Chris Allinotte lives and works in Winnipeg. Many of his stories explore themes of isolation and fear of the unknown. He also hosts the yearly Days of Madness at his site The Leaky Pencil, and he has Ten Days of Madness up This Year. Chris met me at The Slaughterhouse, where we talked about the pharmaceutical approach to madness and his plans for the event’s future.
How did the idea for Days of Madness originate and how have you seen the publication evolve?
Originally, back in the winter of 2011, I had seen and participated in a few online story festivals, most recently at this point, Erin Cole’s 13 days of Halloween; and I loved the format. It was a great way to be exposed to new writers, and the comments sections came alive with positive, friendly conversation.
So, I decided to “me too” the idea and, in a joking sort of way, decided that I would do “Madness in March” as a counterpoint to the “March Madness” basketball tournament. In this respect, the word “madness” came before the concept. As I explored and planned the event, though, I realized that some of the most terrifying, stick-with-the-reader stories I’ve read, are those that have stayed within the realms of the possible. As much as I love, and will always love, “monster stories” – it’s never failed to chill me when you look at history and discover the absolute depths of depravity that humans can get up to.
From there, I put out the call, and got eight stories that were right for the theme, and I launched it. To my great delight, the response was everything I hoped for. When it was all over, I decided to collect all the stories into a proper ebook that I would provide to the authors, as I couldn’t pay them, but figured everyone should receive at least a little something for their efforts.
The following year was much the same as the first, but I knew a little more from having been through it once, and was better able to shape my call for submissions to make sure I got the kind of stories I was looking for.
Last year, I started to have fun with the concept and decided to see what would happen if I just asked for a bunch of much shorter stories on the theme – and that produced some fun results.
This year, we’re back to longer stories, though, which is where I think this concept is best served. Again, I’m surprised by the different takes that everyone has produced on the theme – and that is really the fun for me – setting out the box of LEGO, and seeing what everyone builds.
Every year, I try to grow the event a little more, and make it a little better, and this time around, I was very fortunate to have illustrator Niall Parkinson approach me as a potential participant. Niall agreed to create a new drawing for each and every story in the event – adding another layer of depth to the presentation.
Most of the authors are folks I’ve read a lot of, and really liked – so getting them all together in one place is a real coup. It’s going to be a good year.
What do you make of Nietzsche’s observation that ‘man is the unnatural animal?’
While I first must admit to not being well read on Nietzsche, he may have been on to something.
Humans are the only species that seems to suffer with psychological problems. In a way, it’s as if our deeper intellect merely presents more places for our wandering thoughts to go astray. What’s more, in some of these shadowy crevasses of imagination, humans have found the most horrific uses for the creative impulses. To quote George Carlin, “A rat will do a lot of gross things; but it will not fuck a dead rat. It wouldn’t even occur to it.”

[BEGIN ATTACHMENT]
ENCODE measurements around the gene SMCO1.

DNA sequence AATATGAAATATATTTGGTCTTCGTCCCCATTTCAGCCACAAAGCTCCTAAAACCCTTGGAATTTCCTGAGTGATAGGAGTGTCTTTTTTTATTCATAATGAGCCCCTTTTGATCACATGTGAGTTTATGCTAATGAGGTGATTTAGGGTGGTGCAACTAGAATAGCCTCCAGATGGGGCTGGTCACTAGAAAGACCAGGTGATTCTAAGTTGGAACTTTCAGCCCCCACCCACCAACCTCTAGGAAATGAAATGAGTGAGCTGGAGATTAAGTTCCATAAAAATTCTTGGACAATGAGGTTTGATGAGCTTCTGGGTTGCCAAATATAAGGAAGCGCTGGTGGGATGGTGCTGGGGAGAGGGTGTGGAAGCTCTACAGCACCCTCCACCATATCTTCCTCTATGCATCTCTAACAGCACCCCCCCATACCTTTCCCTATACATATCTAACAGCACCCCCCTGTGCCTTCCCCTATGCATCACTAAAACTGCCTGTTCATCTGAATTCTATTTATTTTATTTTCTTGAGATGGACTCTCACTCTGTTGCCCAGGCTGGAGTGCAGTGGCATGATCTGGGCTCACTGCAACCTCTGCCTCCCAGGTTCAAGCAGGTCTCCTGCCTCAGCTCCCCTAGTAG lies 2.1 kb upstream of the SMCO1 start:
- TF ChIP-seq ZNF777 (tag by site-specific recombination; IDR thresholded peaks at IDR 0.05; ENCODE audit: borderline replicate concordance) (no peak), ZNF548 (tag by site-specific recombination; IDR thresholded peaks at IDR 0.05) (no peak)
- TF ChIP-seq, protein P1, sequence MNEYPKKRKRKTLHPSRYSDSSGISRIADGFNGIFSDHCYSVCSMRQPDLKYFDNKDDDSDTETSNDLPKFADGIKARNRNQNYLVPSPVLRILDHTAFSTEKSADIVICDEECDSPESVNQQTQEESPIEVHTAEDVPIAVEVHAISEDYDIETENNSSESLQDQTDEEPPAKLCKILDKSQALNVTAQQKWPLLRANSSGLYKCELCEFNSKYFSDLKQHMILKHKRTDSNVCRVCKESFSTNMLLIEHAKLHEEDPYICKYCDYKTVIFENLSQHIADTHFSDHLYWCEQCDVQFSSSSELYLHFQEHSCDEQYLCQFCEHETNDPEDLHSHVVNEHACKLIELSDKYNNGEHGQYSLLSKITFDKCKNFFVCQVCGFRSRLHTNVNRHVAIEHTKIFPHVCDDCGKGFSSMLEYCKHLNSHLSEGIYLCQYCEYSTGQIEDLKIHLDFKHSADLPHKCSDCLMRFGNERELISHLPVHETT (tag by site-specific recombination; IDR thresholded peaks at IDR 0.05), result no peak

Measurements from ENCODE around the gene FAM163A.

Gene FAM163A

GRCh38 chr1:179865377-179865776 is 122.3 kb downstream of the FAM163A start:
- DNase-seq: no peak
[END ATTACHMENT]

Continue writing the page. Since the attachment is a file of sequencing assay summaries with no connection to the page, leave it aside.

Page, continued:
What do you make of the pharmaceutical approach to madness in the modern age?
Well, getting back to your question about the logic behind rehabilitating people back into the society that caused their challenges in the first place – I think we have to deal with the civilization we’ve got, rather than the one we’d like. If I’ve learned anything in almost forty years, it’s that the world doesn’t care about “should be”.
But there’s more to it than that. As I understand (and I certainly could be better educated about this), many times the core problem behind “madness” is chemical imbalance. So, you fight chemical with chemical. If it helps a person get out of bed, and participate in the world, without being dragged down into the depths of their own internal dialogue, then I am totally supportive of it.
Does everyone with an issue require meds? No.
Do some people feel the need to medicate when analysis and self discovery may prove a better, longer solution? Probably.
Am I the one to decide where that line is? No goddamned way.
What future madness do you have planned?
Future madness? Well, based on how the event goes this year, I’d love to be doing a fifth edition next year. Already I’ve got ideas to go even further with the concept.
Also – I’d like to finish writing something really in depth – where I can really get into the characters and have the room to get subtle here and there. I refuse to say (rhymes with “hovel”) because every time I’ve said that in the past it’s thrown up a giant brick wall in my way. Might not be that crazy all things considered, but given that I’ve yet to do it – it’s a mental reach for sure.
Chris thank you for a perceptive and informative interview.
Days of Madness: http://chrisallinotte.blogspot.com
Past Days of Madness editions: https://www.smashwords.com/books/byseries/12447
My other books: http://www.amazon.com/Chris-Allinotte/e/B004MF3ZM4/ref=ntt_athr_dp_pel_1
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